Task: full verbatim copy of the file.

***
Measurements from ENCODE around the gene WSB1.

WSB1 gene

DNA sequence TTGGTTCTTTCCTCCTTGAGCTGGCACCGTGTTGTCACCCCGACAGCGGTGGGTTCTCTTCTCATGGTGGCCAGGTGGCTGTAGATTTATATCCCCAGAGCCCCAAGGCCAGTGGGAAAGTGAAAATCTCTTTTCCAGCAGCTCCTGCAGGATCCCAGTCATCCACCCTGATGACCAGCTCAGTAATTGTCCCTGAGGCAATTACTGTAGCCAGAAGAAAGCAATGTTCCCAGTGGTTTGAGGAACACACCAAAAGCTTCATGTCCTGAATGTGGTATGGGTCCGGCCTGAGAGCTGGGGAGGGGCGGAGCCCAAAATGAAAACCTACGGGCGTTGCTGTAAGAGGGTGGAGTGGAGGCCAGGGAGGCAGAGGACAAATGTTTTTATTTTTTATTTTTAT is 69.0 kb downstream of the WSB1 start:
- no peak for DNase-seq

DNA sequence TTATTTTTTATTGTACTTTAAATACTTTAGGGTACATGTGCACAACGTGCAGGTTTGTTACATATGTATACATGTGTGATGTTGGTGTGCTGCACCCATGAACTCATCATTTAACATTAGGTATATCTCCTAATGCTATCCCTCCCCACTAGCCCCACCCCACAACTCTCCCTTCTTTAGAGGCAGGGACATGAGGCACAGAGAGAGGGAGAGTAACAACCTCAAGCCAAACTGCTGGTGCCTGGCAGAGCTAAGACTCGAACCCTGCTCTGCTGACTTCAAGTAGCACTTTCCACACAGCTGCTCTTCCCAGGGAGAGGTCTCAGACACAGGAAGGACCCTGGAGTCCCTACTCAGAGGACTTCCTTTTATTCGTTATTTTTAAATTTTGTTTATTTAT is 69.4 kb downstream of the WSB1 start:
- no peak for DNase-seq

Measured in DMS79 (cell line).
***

Measurements from ENCODE around the gene WSB1.

WSB1 gene

DNA sequence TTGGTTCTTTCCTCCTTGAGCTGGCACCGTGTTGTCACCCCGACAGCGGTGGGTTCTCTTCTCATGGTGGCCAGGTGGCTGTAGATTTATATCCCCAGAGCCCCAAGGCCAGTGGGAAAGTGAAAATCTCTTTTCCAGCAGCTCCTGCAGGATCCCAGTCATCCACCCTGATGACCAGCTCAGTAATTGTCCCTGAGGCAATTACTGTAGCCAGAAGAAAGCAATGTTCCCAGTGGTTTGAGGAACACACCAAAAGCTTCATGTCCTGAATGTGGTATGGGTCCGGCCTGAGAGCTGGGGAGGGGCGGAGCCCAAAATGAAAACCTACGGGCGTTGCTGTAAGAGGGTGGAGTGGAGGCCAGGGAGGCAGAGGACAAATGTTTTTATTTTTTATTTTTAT is 69.0 kb downstream of the WSB1 start:
- no peak for DNase-seq

DNA sequence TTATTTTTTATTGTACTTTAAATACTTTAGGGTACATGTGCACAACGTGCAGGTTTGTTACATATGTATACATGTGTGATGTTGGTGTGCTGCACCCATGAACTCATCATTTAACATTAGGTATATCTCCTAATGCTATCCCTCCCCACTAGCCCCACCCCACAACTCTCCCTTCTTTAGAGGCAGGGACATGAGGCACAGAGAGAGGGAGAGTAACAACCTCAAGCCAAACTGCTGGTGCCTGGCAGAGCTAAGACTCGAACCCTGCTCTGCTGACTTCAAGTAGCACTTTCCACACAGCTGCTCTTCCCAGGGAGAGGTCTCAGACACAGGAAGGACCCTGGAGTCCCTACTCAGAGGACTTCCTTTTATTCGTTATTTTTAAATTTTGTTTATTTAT is 69.4 kb downstream of the WSB1 start:
- no peak for DNase-seq

Measured in DMS79 (cell line).